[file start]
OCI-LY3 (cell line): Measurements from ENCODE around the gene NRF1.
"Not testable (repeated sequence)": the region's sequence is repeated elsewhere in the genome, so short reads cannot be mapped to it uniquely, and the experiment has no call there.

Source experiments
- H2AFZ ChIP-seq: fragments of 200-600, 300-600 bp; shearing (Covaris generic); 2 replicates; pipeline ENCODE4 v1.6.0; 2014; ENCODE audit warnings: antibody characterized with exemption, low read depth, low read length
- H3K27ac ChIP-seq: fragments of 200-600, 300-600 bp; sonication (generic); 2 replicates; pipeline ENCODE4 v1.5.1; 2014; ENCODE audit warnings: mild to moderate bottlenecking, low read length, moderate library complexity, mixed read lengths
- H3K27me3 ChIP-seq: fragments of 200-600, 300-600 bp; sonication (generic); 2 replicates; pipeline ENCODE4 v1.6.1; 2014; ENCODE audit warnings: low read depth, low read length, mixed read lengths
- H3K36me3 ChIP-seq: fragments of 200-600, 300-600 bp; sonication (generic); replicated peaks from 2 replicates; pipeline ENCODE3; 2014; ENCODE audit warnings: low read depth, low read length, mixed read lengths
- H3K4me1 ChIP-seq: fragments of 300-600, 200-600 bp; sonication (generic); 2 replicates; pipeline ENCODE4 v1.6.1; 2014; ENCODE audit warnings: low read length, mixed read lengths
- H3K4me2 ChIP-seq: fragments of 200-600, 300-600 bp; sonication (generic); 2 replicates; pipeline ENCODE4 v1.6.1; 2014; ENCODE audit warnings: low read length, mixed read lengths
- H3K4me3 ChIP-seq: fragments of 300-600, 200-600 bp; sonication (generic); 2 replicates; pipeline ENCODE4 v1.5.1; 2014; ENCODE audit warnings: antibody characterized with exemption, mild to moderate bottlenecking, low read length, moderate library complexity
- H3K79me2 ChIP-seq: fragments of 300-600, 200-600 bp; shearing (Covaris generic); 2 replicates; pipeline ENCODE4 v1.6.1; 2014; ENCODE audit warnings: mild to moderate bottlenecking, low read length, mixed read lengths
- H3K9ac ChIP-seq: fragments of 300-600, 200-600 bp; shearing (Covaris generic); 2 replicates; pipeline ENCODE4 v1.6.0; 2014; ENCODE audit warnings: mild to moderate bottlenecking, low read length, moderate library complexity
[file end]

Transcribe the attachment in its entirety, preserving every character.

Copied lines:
OCI-LY3 (cell line): Measurements from ENCODE around the gene NRF1.
"Not testable (repeated sequence)": the region's sequence is repeated elsewhere in the genome, so short reads cannot be mapped to it uniquely, and the experiment has no call there.

Source experiments
- H2AFZ ChIP-seq: fragments of 200-600, 300-600 bp; shearing (Covaris generic); 2 replicates; pipeline ENCODE4 v1.6.0; 2014; ENCODE audit warnings: antibody characterized with exemption, low read depth, low read length
- H3K27ac ChIP-seq: fragments of 200-600, 300-600 bp; sonication (generic); 2 replicates; pipeline ENCODE4 v1.5.1; 2014; ENCODE audit warnings: mild to moderate bottlenecking, low read length, moderate library complexity, mixed read lengths
- H3K27me3 ChIP-seq: fragments of 200-600, 300-600 bp; sonication (generic); 2 replicates; pipeline ENCODE4 v1.6.1; 2014; ENCODE audit warnings: low read depth, low read length, mixed read lengths
- H3K36me3 ChIP-seq: fragments of 200-600, 300-600 bp; sonication (generic); replicated peaks from 2 replicates; pipeline ENCODE3; 2014; ENCODE audit warnings: low read depth, low read length, mixed read lengths
- H3K4me1 ChIP-seq: fragments of 300-600, 200-600 bp; sonication (generic); 2 replicates; pipeline ENCODE4 v1.6.1; 2014; ENCODE audit warnings: low read length, mixed read lengths
- H3K4me2 ChIP-seq: fragments of 200-600, 300-600 bp; sonication (generic); 2 replicates; pipeline ENCODE4 v1.6.1; 2014; ENCODE audit warnings: low read length, mixed read lengths
- H3K4me3 ChIP-seq: fragments of 300-600, 200-600 bp; sonication (generic); 2 replicates; pipeline ENCODE4 v1.5.1; 2014; ENCODE audit warnings: antibody characterized with exemption, mild to moderate bottlenecking, low read length, moderate library complexity
- H3K79me2 ChIP-seq: fragments of 300-600, 200-600 bp; shearing (Covaris generic); 2 replicates; pipeline ENCODE4 v1.6.1; 2014; ENCODE audit warnings: mild to moderate bottlenecking, low read length, mixed read lengths
- H3K9ac ChIP-seq: fragments of 300-600, 200-600 bp; shearing (Covaris generic); 2 replicates; pipeline ENCODE4 v1.6.0; 2014; ENCODE audit warnings: mild to moderate bottlenecking, low read length, moderate library complexity